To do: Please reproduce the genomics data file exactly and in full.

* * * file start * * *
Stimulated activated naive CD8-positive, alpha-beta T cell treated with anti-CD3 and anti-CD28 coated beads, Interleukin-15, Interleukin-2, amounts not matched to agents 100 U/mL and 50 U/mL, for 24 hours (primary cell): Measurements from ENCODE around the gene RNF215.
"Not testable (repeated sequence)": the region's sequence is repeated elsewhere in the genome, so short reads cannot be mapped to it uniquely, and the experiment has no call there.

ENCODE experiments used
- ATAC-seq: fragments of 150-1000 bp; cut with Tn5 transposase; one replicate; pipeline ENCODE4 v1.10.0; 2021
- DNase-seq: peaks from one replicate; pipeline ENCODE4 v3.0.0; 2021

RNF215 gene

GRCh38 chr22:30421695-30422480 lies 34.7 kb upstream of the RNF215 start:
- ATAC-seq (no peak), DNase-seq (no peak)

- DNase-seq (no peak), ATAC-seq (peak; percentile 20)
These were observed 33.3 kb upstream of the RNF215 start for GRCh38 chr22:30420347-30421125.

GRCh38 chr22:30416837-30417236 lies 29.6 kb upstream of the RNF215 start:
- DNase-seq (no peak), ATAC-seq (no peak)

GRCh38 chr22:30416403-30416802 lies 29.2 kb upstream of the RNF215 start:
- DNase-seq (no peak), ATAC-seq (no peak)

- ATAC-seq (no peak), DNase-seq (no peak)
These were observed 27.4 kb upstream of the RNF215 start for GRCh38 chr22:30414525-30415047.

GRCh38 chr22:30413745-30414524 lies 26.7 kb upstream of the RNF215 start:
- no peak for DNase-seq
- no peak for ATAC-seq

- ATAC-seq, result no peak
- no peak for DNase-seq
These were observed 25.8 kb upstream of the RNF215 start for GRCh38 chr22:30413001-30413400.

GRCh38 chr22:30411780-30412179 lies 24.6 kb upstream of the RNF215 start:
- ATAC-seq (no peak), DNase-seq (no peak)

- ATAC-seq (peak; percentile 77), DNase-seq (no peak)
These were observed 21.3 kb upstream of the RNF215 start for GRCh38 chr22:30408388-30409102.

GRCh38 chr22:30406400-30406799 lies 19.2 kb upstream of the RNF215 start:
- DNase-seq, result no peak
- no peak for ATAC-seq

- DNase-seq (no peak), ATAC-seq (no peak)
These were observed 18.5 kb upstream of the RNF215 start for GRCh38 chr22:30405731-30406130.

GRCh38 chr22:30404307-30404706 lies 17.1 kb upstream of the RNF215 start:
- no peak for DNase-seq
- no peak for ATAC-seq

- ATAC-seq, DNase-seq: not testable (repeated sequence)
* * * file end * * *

Stimulated activated naive CD8-positive, alpha-beta T cell treated with anti-CD3 and anti-CD28 coated beads, Interleukin-15, Interleukin-2, amounts not matched to agents 100 U/mL and 50 U/mL, for 24 hours (primary cell): Measurements from ENCODE around the gene RNF215.
"Not testable (repeated sequence)": the region's sequence is repeated elsewhere in the genome, so short reads cannot be mapped to it uniquely, and the experiment has no call there.

ENCODE experiments used
- ATAC-seq: fragments of 150-1000 bp; cut with Tn5 transposase; one replicate; pipeline ENCODE4 v1.10.0; 2021
- DNase-seq: peaks from one replicate; pipeline ENCODE4 v3.0.0; 2021

RNF215 gene

GRCh38 chr22:30421695-30422480 lies 34.7 kb upstream of the RNF215 start:
- ATAC-seq (no peak), DNase-seq (no peak)

- DNase-seq (no peak), ATAC-seq (peak; percentile 20)
These were observed 33.3 kb upstream of the RNF215 start for GRCh38 chr22:30420347-30421125.

GRCh38 chr22:30416837-30417236 lies 29.6 kb upstream of the RNF215 start:
- DNase-seq (no peak), ATAC-seq (no peak)

GRCh38 chr22:30416403-30416802 lies 29.2 kb upstream of the RNF215 start:
- DNase-seq (no peak), ATAC-seq (no peak)

- ATAC-seq (no peak), DNase-seq (no peak)
These were observed 27.4 kb upstream of the RNF215 start for GRCh38 chr22:30414525-30415047.

GRCh38 chr22:30413745-30414524 lies 26.7 kb upstream of the RNF215 start:
- no peak for DNase-seq
- no peak for ATAC-seq

- ATAC-seq, result no peak
- no peak for DNase-seq
These were observed 25.8 kb upstream of the RNF215 start for GRCh38 chr22:30413001-30413400.

GRCh38 chr22:30411780-30412179 lies 24.6 kb upstream of the RNF215 start:
- ATAC-seq (no peak), DNase-seq (no peak)

- ATAC-seq (peak; percentile 77), DNase-seq (no peak)
These were observed 21.3 kb upstream of the RNF215 start for GRCh38 chr22:30408388-30409102.

GRCh38 chr22:30406400-30406799 lies 19.2 kb upstream of the RNF215 start:
- DNase-seq, result no peak
- no peak for ATAC-seq

- DNase-seq (no peak), ATAC-seq (no peak)
These were observed 18.5 kb upstream of the RNF215 start for GRCh38 chr22:30405731-30406130.

GRCh38 chr22:30404307-30404706 lies 17.1 kb upstream of the RNF215 start:
- no peak for DNase-seq
- no peak for ATAC-seq

- ATAC-seq, DNase-seq: not testable (repeated sequence)